Naturally, these results should be approached with some caution, especially given the arbitrary assumption that respective components of the synthetic index have equal weights, and the assumption of a 50% weight both for the degree of independence of fiscal institutions when determining IFI, and for the criterion of the link between MTBF and the annual budget when determining the adjusted MTBF Index. After all, it should be noted that the value of parameters for variables indicating respective component indices is different, which may warrant the conclusion that the structure of weights should be determined by the relationships among the values of those parameters. However, since it follows from the model specification that not all variables relating to component indices are statistically significant, such an approach is also subject to imperfection. That is why a solution was adopted where, to illustrate the possible impact of different weights on the value of the synthetic index, Sutherland’s method was used.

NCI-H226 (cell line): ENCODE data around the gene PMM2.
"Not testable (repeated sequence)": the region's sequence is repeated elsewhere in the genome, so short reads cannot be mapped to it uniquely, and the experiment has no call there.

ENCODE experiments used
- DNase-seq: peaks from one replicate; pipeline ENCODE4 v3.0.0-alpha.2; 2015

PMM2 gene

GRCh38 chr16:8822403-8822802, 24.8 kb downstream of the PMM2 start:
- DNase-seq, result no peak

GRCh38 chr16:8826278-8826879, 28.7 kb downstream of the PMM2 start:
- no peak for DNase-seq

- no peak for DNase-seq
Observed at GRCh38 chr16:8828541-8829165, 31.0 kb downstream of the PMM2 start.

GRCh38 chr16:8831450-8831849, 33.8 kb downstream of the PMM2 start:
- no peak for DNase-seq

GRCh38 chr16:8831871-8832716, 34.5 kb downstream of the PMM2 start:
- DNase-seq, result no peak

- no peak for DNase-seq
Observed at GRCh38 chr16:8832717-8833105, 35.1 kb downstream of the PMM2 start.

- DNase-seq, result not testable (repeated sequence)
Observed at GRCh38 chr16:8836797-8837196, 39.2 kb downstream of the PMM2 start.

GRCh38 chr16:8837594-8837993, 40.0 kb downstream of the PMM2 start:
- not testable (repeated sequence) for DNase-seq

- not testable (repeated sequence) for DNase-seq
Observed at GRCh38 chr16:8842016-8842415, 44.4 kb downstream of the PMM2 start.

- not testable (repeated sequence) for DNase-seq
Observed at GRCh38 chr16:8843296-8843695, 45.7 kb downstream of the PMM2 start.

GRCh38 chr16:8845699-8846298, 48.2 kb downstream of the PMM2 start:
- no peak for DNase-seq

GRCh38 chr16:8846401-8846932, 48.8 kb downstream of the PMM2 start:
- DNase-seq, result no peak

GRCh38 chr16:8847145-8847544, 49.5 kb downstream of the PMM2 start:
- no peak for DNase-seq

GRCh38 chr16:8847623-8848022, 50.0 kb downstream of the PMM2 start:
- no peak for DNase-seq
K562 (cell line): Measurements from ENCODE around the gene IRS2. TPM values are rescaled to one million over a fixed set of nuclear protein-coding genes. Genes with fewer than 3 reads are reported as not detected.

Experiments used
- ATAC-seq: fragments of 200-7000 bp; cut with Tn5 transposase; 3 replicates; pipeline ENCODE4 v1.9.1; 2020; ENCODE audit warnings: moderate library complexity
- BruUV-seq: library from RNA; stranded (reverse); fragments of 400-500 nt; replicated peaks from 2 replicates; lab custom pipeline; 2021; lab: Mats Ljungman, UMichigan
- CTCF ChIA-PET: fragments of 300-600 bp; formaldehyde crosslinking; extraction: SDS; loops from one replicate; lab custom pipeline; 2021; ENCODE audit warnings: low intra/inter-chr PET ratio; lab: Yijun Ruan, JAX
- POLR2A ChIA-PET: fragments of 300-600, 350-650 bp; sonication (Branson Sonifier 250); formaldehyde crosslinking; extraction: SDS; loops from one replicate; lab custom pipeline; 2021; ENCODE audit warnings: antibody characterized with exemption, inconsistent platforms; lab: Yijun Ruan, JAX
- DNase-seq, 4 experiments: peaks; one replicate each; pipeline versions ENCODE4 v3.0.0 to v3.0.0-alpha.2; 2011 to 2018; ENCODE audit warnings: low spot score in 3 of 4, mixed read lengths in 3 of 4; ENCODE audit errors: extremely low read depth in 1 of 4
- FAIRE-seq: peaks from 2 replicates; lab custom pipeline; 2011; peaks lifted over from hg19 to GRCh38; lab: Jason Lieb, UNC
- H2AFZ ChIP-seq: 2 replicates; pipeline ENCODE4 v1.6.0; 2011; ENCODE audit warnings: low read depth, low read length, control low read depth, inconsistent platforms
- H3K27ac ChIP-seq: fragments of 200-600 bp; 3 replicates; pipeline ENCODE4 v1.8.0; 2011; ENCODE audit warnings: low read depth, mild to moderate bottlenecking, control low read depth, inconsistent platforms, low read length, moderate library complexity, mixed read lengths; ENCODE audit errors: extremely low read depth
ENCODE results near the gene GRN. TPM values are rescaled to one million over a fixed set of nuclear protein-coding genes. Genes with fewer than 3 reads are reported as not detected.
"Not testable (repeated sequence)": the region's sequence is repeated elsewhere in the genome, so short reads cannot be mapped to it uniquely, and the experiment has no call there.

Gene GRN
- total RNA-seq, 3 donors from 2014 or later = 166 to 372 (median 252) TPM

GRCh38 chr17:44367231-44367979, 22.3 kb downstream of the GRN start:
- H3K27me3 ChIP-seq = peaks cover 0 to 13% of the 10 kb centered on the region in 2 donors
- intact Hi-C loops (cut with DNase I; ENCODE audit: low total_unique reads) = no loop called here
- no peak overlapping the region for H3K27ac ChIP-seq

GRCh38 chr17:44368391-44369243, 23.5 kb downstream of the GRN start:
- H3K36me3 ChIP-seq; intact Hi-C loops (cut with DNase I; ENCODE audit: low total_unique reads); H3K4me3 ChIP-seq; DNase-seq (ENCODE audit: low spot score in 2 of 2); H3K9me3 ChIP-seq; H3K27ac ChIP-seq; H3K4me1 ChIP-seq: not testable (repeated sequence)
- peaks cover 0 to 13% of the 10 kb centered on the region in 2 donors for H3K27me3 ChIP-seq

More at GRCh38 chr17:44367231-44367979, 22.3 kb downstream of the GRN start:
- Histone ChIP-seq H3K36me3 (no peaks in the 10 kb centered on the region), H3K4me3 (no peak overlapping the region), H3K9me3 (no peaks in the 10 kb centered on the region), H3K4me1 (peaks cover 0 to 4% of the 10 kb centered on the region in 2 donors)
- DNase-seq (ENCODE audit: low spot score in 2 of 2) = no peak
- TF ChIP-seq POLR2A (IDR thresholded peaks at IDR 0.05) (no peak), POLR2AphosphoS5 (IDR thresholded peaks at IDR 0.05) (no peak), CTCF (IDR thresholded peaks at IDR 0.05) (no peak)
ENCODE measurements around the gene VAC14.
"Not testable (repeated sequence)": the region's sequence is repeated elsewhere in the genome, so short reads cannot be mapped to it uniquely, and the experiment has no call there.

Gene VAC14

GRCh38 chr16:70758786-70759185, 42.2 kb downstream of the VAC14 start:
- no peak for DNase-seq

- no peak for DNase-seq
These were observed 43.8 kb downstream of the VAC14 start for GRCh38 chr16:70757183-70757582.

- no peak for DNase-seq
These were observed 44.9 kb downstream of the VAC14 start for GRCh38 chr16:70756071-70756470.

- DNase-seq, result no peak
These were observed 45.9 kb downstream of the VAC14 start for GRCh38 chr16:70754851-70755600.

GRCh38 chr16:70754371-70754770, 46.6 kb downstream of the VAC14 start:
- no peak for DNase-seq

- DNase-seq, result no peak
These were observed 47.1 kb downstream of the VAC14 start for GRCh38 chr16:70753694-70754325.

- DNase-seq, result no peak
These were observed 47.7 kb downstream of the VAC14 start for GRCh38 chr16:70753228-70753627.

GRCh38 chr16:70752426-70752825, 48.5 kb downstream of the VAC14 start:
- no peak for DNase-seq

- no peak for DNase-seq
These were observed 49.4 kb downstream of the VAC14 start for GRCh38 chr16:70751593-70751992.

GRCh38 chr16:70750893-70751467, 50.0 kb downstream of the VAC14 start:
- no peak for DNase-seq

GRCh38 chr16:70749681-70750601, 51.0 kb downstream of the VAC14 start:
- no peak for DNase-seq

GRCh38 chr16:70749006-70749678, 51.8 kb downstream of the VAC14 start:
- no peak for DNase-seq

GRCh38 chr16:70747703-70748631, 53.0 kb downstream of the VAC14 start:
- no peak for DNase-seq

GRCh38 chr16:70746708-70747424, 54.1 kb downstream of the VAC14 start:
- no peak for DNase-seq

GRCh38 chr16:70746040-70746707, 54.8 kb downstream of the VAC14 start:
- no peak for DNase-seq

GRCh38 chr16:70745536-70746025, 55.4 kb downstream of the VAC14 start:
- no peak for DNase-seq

Taking account of the simplifications indicated, it may be concluded, nevertheless, that by jointly including fiscal instruments such as fiscal rules, medium-term budgetary frameworks and independent fiscal institutions in the synthetic index, it is possible to measure the strength of their link to the fiscal outcomes. The results provide arguments in favour of an integrated implementation of fiscal instruments to ensure they strengthen the institutional framework of the fiscal policy based on complementarity.

CONCLUSIONS

The research conducted has demonstrated a considerable variability in respective EU countries’ use of fiscal instruments, as reflected by different values of the indices measuring the strength of fiscal rules, medium-term budgetary frameworks and independent fiscal institutions.

The estimation results for the model indicating a link between using fiscal instruments and the fiscal outcomes point to a statistically significant and positive impact of using those instruments on the general government balance to GDP ratio. Interestingly enough, the use of multi-annual budgetary frameworks has the strongest effect on the fiscal balance, while the realationship between fiscal rules and independent fiscal institutions, on the one hand, and fiscal outcomes, on the other are less strong.